|1923||Sir Henry Cowan||Conservative|
|October 2020 ||Independent|
|Liberal Democrats||Nick Wakeling||8,415||15.6||+6.6|
|Brexit Party||Yosef David||742||1.4||N/A|
|Monster Raving Loony||Nick The Incredible Flying Brick||236||0.4||+0.2|
|Liberal Democrats||Keith Angus||4,946||9.0||+0.9|
|Monster Raving Loony||Knigel Knapp||106||0.2||N/A|
|Socialist (GB)||Bill Martin||21||0.1||−0.2|
|Communist League||Andres Mendoza||7||0.03||N/A|
|Liberal Democrats||Julian Gregory||3,984||8.1||−18.6|
|Socialist (GB)||Bill Martin||112||0.2||N/A|
|Liberal Democrats||Rhodri Jamieson-Ball||11,875||26.7||−3.2|
|Liberal Democrats||Laura Willoughby||9,402||29.9||+10.9|
|Liberal Democrats||Laura Willoughby||5,741||19.0||+5.4|
|Socialist Labour||Stephen Cook||512||1.7||N/A|
|Reform 2000 Party||Emine Hassan||139||0.5||N/A|
|Liberal Democrats||James Kempton||4,879||13.6||−1.5|
|Liberal Democrats||Sarah Ludford||5,732||15.1||−6.7|
|Conservative||David A. Coleman||9,344||25.3||−8.3|
|Independent Labour||Michael O'Halloran||4,091||11.1||N/A|
|BNP||L. A. D. Bearsford-Walker||176||0.5||N/A|
|Independent||Roy A. J. Lincoln||134||0.4||N/A|
|National Front||S. Hook||501||2.1||N/A|
|Socialist Unity||M. Simpson||438||1.9||N/A|
|Workers Revolutionary||R. McCullogh||217||0.9||N/A|
|Labour and Democrat||D. Fallon||558||2.5||+0.3|
|National Front||J. Score||871||3.4||−2.2|
|Labour and Democrat||D. Fallon||570||2.2||N/A|
|National Front||Brian Green||1,232||5.6||N/A|
|Liberal||Eric G. Thwaites||1,514||10.2||+0.4|
|Independent Socialist||Austin Williams||245||1.7||N/A|
|Liberal||Eric G. Thwaites||2,682||9.85||−3.10|
|Liberal||Eric G. Thwaites||3,634||12.95||N/A|
|Ind. Labour Party||Jim McKie||576||2.9||N/A|
|Liberal||Robert Eric Burns||2,189||4.8||N/A|
|Labour gain from Conservative||Swing||6.9|
|Conservative gain from Labour||Swing|
|Labour gain from Unionist||Swing||+8.1|
|Liberal||Norman Thomas Carr Sargant||7,136||20.3||−14.3|
|Liberal||Norman Thomas Carr Sargant||10,219||34.6||+9.4|
|Liberal||Norman Thomas Carr Sargant||7,256||25.2||+13.0|
|British Socialist Party||*John Arnall||4,000||19.3||N/A|
|Liberal||Norman Thomas Carr Sargant||2,529||12.2||−35.9|
|Cindicates candidate endorsed by the coalition government.|
* Craig lists Arnall as an Independent Labour candidate.
|Conservative gain from Liberal||Swing||+2.0|
|Conservative||George Trout Bartley||4,418||45.5||−20.0|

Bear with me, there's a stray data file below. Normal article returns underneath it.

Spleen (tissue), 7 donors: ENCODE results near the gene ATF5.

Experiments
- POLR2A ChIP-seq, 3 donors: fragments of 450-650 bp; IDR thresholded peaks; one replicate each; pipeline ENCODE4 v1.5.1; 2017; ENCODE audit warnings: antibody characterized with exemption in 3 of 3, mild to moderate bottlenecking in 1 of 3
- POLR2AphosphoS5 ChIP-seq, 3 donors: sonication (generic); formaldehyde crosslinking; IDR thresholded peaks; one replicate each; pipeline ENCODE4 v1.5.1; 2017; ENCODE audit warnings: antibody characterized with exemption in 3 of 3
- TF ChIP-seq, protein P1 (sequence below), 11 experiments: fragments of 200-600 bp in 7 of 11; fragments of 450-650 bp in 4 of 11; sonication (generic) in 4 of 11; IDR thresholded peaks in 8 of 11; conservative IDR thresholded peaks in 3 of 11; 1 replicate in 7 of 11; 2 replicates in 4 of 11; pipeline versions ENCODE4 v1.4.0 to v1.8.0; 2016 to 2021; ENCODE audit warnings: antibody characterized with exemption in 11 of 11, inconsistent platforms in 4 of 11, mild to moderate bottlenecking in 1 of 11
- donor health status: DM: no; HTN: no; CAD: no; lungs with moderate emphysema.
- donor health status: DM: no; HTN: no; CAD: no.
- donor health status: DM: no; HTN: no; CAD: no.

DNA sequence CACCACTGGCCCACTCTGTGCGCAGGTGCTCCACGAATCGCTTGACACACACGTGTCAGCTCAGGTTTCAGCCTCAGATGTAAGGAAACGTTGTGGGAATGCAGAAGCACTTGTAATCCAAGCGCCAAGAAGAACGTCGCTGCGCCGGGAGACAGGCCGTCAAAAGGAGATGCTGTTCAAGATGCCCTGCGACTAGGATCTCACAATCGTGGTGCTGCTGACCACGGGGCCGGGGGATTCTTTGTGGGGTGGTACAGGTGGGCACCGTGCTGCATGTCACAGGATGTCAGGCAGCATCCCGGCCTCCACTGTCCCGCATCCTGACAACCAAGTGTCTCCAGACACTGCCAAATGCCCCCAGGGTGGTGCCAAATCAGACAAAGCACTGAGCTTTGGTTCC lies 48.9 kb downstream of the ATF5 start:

|Liberal gain from Conservative||Swing||+20.0|
|Conservative||George Trout Bartley||4,881||65.5||+7.3|
|Liberal||Edmund Charles Rawlings||2,567||34.5||−7.3|
|Conservative||George Trout Bartley||4,626||58.2||+3.2|
|Liberal||Thomas Bateman Napier||3,317||41.8||−3.2|
|Conservative||George Trout Bartley||4,456||55.0||−8.6|
|Liberal||James Hill ||3,646||45.0||+8.6|
|Conservative||George Trout Bartley||3,456||63.6||+9.2|
|Conservative||George Trout Bartley||3,545||54.4|
|Liberal||Samuel Danks Waddy||2,972||45.6|
|Conservative win (new seat)|
A short film was made about the 1969 by-election. This highlighted the importance of the local Irish community, the poor local housing conditions (the opening line talks of "a crowded, crumbling constituency") and the relatively low turn-outs at previous elections. The film is now available through British Pathé Archive. 
Michael O'Halloran, elected Labour MP for Islington North in 1969, was the subject of an investigation in the early-1970s by The Sunday Times newspaper. They highlighted his background with a local building company and the local Irish community and queried the tactics of his supporters during his selection as candidate.
O'Halloran defected to the SDP in September 1981, as did both of the other Islington MPs. However the Boundary Commission cut the number of constituencies in Islington from three to two. O'Halloran sought selection as the SDP candidate for the revised Islington North constituency but the local SDP association selected John Grant, then-SDP (elected as Labour) MP for Islington Central, as their official candidate. In February 1983, O'Halloran resigned his membership of the SDP and sat in Parliament as an "Independent Labour" member, supporting the Parliamentary Labour Party. Despite this, he failed to regain the Labour Party nomination for the 1983 general election and he was defeated by the new Labour candidate, Jeremy Corbyn, and finished in fourth place with 11.1% of the vote.
Corbyn defeated Paul Boateng for the Labour Party selection. Boateng subsequently became the first Black Cabinet Minister in the UK.
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Coordinates: 51°33′40″N0°06′50″W / 51.561°N 0.114°W